That could be bad news for flocks of domestic turkeys and other poultry already at risk of avian flu.
In this May 4, 2020, file photo, a wild turkey crosses a field in Freeport. Credit: Robert F. Bukaty / AP

Wild turkeys brought along a potentially deadly pathogen when they were reintroduced into Maine in the 1980s. That could be bad news for flocks of domestic turkeys and other poultry in the state that already are on watch for avian flu.

Stephanie Shea, associate director and diagnostician at the Northeast Plant Diagnostic Network at the University of Maine, has been researching the Lymphoproliferative virus — LPDV for short — with a team of fellow scientists in Maine’s wild turkey flocks.

What they found was that 59 percent of the nearly 700 turkeys tested for LPDV over a three-year period ending in 2020 tested positive for the disease.

With the populations and range of LPDV-infected wild turkeys expanding in the Northeast, the risk of infecting their domestic counterparts could increase. So far, there is no indication that is happening and it has not yet shown up in any domestic poultry flocks in Maine.

While symptoms of LVPD include tumors, lesions, lack of coordination and lethargy, all of the turkeys testing positive in the Maine study showed no outward signs of the disease.

“Every single one of them we tested were asymptomatic but more than half of them had the disease,” Shea said. “Could this pathogen that is obviously circulating have subclinical effects impacting [wild turkey] reproduction and survival?”

Equally important to domestic fowl is whether the pathogen could jump from the wild birds to flocks of chickens, turkeys, geese or ducks on farms or homesteads around the state.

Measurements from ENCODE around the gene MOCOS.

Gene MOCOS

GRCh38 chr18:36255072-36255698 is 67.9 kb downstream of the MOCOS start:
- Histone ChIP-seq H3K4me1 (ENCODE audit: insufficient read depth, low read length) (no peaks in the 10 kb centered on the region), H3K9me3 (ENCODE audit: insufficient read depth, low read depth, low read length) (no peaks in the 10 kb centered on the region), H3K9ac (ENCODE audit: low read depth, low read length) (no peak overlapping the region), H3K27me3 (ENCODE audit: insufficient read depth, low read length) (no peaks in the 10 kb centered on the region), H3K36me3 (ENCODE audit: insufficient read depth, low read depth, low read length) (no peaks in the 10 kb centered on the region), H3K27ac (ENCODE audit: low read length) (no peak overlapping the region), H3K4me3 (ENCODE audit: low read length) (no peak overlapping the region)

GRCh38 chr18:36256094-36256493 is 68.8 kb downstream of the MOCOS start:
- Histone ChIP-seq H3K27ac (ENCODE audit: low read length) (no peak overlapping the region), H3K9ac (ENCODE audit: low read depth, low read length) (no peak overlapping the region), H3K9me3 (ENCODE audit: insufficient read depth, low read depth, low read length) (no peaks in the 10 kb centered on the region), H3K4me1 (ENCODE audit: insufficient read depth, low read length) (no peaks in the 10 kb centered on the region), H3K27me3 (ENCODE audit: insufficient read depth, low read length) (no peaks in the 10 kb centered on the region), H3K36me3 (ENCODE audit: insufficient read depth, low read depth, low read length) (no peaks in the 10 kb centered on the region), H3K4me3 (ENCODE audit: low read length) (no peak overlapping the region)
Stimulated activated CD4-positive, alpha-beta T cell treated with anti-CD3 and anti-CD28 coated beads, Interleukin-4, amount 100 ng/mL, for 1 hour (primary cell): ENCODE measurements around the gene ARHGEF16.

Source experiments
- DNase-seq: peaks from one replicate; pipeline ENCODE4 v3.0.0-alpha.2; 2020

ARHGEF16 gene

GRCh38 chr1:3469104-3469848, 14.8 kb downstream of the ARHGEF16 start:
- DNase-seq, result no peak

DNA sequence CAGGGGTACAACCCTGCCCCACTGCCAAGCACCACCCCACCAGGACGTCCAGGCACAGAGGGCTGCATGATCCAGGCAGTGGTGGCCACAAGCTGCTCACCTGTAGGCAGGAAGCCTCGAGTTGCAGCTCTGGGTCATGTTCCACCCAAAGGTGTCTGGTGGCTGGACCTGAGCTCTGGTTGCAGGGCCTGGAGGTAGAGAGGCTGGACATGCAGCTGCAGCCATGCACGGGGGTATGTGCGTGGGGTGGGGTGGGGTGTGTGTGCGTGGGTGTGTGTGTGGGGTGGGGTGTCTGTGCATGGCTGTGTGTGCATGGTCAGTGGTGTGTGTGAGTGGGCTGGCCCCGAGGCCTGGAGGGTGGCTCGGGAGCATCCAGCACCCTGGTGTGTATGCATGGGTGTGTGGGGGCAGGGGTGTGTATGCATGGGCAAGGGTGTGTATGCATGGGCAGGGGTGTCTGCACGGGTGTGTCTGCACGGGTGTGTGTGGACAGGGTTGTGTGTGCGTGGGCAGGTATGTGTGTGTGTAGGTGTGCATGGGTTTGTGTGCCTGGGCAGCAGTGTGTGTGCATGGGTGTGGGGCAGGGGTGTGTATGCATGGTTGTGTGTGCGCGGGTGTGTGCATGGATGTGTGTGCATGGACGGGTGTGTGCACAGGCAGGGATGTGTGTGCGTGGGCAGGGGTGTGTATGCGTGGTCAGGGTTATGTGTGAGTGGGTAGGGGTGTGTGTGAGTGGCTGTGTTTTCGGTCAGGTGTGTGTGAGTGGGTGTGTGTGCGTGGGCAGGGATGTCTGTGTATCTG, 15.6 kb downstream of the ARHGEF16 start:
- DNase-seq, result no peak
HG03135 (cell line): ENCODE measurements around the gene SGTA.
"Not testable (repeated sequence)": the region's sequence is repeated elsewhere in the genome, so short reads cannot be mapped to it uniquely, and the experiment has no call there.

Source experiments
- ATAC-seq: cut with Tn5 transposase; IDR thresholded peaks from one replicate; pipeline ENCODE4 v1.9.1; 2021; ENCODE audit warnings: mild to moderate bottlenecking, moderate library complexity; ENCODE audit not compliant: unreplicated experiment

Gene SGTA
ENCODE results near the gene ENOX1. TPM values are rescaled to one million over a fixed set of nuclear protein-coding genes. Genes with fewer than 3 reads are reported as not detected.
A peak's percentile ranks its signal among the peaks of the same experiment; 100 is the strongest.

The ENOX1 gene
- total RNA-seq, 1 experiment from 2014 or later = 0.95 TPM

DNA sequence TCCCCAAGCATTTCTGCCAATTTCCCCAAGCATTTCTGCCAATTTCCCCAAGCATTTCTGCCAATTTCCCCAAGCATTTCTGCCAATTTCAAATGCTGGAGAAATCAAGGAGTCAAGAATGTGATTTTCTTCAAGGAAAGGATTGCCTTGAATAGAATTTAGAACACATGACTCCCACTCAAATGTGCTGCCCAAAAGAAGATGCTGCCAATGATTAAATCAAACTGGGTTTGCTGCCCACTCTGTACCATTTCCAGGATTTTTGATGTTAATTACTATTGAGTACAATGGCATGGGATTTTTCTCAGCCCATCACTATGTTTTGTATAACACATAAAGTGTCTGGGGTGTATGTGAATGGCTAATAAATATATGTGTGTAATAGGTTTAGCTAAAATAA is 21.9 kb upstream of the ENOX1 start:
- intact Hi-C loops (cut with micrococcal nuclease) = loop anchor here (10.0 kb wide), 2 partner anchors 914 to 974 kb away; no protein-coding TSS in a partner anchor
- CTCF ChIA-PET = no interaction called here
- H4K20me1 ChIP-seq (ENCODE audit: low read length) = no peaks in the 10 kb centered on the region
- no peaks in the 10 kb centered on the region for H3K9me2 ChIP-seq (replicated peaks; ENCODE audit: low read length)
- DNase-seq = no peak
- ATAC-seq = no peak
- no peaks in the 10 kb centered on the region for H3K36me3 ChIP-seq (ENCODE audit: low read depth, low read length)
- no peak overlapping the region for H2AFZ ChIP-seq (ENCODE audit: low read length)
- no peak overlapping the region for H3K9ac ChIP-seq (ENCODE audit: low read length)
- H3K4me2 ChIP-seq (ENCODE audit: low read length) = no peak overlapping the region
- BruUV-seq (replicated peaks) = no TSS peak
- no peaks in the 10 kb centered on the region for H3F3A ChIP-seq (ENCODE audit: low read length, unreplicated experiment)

Humans cannot get LPDV and infected birds are safe to eat. In fact, 75 percent of the wild turkeys in Shea’s study that were harvested by hunters tested positive for the disease.

The only places globally where wild turkeys infected domestic turkeys is in Israel and Europe, Shea said. In domestic turkey populations, LPDV is transmitted through direct contact between infected birds. It’s not known if that is the case for wild turkey disease transmission.

“That is some of the motivation for our work,” Shea said. “Another motivation was how fast the wild turkey population grew in Maine.”

Turkeys are native to North America. By the mid-1800s, they had been hunted to extinction in New England by European colonizers.

In the 1980s, wild turkeys were reintroduced in Maine from birds captured in Connecticut and Vermont. In four decades, the 100-member original flock has grown to 60,000 birds spread into all 16 Maine counties.

The biggest impact LPDV seems to be having on Maine’s wild turkeys is in the nest.

“We did find LPDV does impact the number of eggs laid by an infected hen,” Shea said. “They generally have a low nesting success to begin with.”

The decrease in eggs among infected birds could be mitigated by a mother turkey having better success with fewer chicks to raise, Shea said.

The study also showed a higher infection rate among female wild turkeys in general and among both females and males sampled in the spring rather than in winter. Juvenile turkeys living in forested areas had a higher rate of infection than those living near farms.

These differences could be factors of physiology, foraging behaviors, location, flock movements over time and mating behaviors, according to Shea.

Early last year, the highly contagious virus avian influenza H5N1 was detected for the first time in Maine in both wild birds and domestic flocks. It has since spread to six counties and led to the deaths of more than 600 domestic poultry birds, both from the virus itself and from euthanization of a remaining flock.

She hopes the research can help inform management strategies, such as harvest, relocating existing flocks and support any future investigations into the possibility of disease transmission between wild turkeys and other fauna.

“Our findings highlight patterns of LPDV infection in Maine’s wild turkey population,” She said. “This can help us to predict location, timing and individuals affected and is useful for monitoring wild turkey health.”

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Julia Bayly

Julia Bayly is a reporter at the Bangor Daily News with a regular bi-weekly column. Julia has been a freelance travel writer/photographer since 2000.